Measure business impact, not channel metrics

It's critical to set KPIs that are going to drive broad business goals. That’s why measuring the same business metrics across all teams and channels is essential. We use tools like Google Store Visits for YouTube and search, Google Store Sales for search, as well as track demand generation actions, such as phone calls, vehicle detail page visits, and quote requests. We can assign value to each action and work out the impact of our marketing on broader business goals, like revenue.

For us, store visits and sales are the most important KPIs. We can track, for example, how a digital campaign impacts the number of store visits, and how many are converting into sales. This information is so much more important to us than, say, tracking a single click or engagement with an ad.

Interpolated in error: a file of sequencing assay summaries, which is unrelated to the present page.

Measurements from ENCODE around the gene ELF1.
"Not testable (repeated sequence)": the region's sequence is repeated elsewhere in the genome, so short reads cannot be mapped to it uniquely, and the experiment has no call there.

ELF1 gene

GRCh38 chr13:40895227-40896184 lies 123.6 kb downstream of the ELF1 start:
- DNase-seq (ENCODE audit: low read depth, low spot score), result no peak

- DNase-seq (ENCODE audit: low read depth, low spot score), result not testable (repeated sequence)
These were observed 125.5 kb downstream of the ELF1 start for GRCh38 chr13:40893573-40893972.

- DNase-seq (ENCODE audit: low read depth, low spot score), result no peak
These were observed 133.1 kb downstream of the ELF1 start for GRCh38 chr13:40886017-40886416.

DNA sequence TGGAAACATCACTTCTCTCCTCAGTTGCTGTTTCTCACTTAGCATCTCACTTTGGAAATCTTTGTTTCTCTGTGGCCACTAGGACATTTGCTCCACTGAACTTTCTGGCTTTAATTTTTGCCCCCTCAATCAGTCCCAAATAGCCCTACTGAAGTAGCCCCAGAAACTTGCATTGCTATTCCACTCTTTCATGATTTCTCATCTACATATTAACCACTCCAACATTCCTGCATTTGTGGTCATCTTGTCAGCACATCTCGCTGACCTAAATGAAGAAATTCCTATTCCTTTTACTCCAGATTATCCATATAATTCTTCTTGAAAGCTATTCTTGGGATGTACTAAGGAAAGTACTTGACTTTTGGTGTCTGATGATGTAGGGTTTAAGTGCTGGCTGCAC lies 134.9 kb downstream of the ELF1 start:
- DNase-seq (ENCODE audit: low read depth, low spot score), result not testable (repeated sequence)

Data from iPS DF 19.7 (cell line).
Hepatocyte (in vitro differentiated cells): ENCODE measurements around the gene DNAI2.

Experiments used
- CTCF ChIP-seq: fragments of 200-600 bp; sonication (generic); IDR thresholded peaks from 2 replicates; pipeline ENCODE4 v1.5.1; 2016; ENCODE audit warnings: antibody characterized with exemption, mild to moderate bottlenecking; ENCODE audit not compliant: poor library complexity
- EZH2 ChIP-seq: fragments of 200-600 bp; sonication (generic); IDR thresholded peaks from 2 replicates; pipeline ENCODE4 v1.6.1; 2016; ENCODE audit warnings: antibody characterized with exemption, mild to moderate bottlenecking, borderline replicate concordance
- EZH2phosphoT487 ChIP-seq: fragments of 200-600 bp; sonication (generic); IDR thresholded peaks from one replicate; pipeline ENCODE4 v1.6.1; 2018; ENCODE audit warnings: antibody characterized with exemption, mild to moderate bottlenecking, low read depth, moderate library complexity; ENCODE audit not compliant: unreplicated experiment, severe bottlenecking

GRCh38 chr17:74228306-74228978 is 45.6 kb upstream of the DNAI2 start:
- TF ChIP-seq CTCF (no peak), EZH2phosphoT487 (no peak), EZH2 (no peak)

By doing this, we also learn how to better solve customer needs so we can drive growth, rather than optimize for individual channels or legacy KPIs. For example, if store visits are not converting into sales, we need to look at the in-person customer service we are providing. If we’re generating a large number of phone call leads but not translating that to sales, we can explore problems there.

Focusing on how each channel contributes to overall business goals helps us increase accountability and remove ambiguity into what’s working and what’s not.

Whether online, offline, or both, our marketing efforts today are focused on making the customer’s journey as smooth as possible—helping shoppers arrive at their purchase destination with ease and efficiency.

Sources
1 McKinsey Advanced Industries, "Innovating automotive retail", Feb. 2014, United States.
2 Google/TNS, Auto Shopper Study, 2016, United States. Consumer Barometer n=526.
3,4 Hyundai Motor America Internal Data

Dean Evans

Chief Marketing Officer at Hyundai Motor America